It is strange, but true, that friendship has its origin more often in unlikeness than in likeness of character and temperament. The Englishman is apt to like the Irishman rather than dislike him for qualities that he does not himself possess, and which, if truth be told, he would not care to possess. His ready praise of Ireland and all things Irish sometimes surprises the Irishman, who cannot always share his generous enthusiasm.

In return, the Celt likes, or at any rate gets on with, the Saxon much better than with his fellow-countrymen, with whom he too often finds himself at variance-thanks to some petty jealousy, local antagonism, or some other of the hundred and one trifling reasons that go to make up one's likes and dislikes.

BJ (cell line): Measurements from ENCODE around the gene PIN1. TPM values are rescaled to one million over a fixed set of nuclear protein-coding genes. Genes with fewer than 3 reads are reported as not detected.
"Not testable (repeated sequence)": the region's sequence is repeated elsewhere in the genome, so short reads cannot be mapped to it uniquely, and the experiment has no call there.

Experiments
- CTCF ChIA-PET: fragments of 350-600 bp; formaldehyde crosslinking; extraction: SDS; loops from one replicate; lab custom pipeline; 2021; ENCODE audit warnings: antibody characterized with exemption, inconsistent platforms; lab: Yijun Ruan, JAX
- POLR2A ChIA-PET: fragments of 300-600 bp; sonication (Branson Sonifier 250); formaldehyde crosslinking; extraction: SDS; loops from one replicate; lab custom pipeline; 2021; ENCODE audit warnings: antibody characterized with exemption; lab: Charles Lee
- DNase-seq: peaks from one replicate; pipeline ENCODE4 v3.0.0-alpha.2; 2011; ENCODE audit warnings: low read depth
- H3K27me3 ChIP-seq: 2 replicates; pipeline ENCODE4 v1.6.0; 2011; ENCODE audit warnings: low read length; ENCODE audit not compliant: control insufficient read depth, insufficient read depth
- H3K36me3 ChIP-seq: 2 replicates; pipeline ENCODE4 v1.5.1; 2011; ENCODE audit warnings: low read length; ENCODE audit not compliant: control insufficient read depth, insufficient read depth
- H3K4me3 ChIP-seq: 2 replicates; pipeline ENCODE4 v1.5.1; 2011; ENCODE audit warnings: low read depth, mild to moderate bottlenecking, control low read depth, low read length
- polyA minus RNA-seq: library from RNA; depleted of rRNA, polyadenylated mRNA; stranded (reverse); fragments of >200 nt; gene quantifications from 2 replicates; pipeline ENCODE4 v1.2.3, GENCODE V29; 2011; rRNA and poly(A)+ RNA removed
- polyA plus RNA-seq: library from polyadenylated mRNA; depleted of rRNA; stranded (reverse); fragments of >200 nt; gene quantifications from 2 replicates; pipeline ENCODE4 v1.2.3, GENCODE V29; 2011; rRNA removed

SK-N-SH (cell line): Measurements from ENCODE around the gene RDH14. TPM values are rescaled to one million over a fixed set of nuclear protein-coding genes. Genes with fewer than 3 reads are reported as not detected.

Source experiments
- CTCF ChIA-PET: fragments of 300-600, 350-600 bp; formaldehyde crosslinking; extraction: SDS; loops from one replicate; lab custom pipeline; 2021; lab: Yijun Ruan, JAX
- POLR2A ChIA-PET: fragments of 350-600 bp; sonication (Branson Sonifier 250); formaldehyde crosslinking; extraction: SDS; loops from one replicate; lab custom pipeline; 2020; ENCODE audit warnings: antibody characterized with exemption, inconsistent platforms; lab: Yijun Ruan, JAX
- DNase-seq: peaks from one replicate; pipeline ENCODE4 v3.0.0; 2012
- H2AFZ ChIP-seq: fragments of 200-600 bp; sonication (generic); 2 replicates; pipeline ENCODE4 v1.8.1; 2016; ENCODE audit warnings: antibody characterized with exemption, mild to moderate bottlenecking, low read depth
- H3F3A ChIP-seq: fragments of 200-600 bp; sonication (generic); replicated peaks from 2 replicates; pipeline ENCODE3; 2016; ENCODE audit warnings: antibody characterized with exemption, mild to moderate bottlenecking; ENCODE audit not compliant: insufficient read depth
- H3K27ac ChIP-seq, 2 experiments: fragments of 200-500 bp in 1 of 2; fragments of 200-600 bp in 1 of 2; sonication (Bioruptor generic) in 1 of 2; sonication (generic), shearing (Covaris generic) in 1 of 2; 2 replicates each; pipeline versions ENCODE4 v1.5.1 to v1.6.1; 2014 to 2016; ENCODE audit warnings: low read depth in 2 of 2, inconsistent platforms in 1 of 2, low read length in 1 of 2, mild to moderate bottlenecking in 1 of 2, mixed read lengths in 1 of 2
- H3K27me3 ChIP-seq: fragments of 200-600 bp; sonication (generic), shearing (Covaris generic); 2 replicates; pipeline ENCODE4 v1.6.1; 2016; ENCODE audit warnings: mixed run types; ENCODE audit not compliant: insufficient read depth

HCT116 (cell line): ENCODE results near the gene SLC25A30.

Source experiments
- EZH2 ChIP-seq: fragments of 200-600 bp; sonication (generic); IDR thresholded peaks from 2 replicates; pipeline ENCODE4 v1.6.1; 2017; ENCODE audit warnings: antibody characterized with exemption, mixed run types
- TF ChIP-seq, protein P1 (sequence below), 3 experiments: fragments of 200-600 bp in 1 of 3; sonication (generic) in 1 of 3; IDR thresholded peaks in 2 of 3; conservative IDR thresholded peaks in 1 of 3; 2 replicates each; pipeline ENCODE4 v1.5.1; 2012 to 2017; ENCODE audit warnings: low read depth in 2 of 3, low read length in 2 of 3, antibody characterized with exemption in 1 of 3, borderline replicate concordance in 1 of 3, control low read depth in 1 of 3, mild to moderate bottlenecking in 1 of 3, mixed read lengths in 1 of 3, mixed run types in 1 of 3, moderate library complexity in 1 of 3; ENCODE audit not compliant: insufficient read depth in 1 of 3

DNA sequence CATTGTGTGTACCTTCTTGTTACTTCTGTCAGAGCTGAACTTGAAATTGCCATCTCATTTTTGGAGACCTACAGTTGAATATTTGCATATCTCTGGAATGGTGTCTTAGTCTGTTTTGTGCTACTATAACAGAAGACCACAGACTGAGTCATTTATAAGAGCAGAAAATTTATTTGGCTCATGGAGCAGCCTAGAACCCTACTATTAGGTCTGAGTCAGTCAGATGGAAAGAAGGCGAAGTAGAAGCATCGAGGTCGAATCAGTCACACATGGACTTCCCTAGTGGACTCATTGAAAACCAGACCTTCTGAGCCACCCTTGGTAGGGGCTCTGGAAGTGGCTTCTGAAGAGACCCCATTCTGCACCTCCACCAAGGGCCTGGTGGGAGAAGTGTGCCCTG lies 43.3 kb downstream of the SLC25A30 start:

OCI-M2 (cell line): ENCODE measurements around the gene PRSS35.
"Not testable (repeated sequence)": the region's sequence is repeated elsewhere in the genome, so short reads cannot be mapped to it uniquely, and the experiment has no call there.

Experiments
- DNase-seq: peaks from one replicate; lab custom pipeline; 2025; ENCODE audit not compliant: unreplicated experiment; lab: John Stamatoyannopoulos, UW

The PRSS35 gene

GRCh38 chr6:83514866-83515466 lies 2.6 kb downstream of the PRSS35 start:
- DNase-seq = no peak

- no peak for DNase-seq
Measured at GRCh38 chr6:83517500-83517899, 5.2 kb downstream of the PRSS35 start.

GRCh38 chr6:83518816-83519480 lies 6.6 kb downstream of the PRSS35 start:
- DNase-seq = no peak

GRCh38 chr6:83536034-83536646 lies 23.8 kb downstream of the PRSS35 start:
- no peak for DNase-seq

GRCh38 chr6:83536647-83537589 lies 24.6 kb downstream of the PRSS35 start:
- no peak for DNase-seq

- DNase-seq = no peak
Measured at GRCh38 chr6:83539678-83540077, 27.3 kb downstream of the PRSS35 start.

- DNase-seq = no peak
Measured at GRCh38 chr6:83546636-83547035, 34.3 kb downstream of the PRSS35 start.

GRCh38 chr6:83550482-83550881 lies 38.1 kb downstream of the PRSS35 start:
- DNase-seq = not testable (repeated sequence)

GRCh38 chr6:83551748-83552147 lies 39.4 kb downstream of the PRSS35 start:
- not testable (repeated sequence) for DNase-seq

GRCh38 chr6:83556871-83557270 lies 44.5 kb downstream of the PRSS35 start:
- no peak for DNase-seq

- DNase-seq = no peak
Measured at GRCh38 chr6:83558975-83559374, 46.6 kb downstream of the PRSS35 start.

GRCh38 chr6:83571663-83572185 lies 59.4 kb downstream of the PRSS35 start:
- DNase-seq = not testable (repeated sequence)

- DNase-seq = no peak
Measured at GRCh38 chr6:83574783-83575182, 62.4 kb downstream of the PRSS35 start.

The foregoing considerations will serve for introduction to another blemish, as we think it, in the Irish charactera blemish which offers a serious obstacle to successful self-government. For want of better summary of its symptoms, we may call it an incompatibility of temper between Irishmen of the same social status. It is often assumed by the British public that the Irish tenant lives, so to speak, at daggers drawn with his landlord,

the landlord being regarded, according to individual political leanings, as either a petty tyrant or a cowed or boycotted worm. As a matter of fact, the two parties, as a rule, live on friendly, if somewhat distant, terms with one another. The people are still ready to regard the gentry as their natural leaders, or would be so with a little encouragement.